Mars waited, a dusty hollow, for its occupants to arrive. Perhaps Sam might simply wait, too. The fellows on the other end of the comms link expected him to explore, of course. But as time passed, the curl of the crater edge grew, not in height but in impassability, all the same.

Maybe the rover sat just over the lip of the crater, waiting. Sam giggled at the thought. Perhaps the rover, too, felt at home exactly where it was, in its own footprint. Leave it be.

His glove-fattened finger thudded against his visor. Damn that itch. How could he wait in peace, teased and tortured so?

He struggled back into the module to take his place in the curved seat. Turning awkwardly, he retrieved paraphernalia from its neat alcove, weighing each sensor and meter in his hands before settling to the task of taking them apart.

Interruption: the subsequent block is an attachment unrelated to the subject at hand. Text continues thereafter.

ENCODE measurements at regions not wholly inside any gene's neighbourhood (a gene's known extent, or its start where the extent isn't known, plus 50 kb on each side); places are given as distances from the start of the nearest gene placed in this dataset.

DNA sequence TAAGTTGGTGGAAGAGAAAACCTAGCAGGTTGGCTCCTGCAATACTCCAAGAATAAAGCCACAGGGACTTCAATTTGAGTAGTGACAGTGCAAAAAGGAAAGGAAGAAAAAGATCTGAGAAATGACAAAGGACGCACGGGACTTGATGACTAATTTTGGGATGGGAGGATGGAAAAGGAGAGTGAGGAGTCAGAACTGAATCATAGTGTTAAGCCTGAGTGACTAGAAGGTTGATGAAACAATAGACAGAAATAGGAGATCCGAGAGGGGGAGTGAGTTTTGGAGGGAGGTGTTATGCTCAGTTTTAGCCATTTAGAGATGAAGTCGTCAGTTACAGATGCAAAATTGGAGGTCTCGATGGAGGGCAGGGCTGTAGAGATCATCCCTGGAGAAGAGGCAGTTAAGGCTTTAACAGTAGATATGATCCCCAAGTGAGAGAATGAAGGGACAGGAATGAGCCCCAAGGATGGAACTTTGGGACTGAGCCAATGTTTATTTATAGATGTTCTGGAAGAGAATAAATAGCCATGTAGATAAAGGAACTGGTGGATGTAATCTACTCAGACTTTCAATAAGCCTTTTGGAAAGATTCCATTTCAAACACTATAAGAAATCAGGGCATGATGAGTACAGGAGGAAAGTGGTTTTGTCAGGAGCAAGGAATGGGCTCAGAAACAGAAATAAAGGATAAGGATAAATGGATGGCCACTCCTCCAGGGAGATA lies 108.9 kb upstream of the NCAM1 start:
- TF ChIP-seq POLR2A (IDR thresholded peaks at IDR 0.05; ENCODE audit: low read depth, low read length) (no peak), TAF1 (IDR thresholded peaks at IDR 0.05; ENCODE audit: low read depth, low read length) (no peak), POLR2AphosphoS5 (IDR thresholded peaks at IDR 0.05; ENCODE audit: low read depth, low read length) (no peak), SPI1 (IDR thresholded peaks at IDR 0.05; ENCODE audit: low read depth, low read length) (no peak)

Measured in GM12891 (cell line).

The comms link gurgled happily. He pulled up his legs to sit cross-legged, finding a position that suited the curve of the seat.

"Good God. Is that it?" Meryl Benchley said.

Calvin, her third-generation aye-aye robot, cocked its blank head as it processed the visual information. Only parts of the tiny lander module were visible beneath the sandcastle of dust.

"That is the Hide-and-Seek," it replied. The echo of its mechanical voice ping-ponged around the hollow.

The cone-shaped module squatted in the centre of the crater. Scuffed tracks and prints formed overlapping, confused circles around its base. Debris littered the area beside the Hide-and-Seek's door. An explosion, perhaps?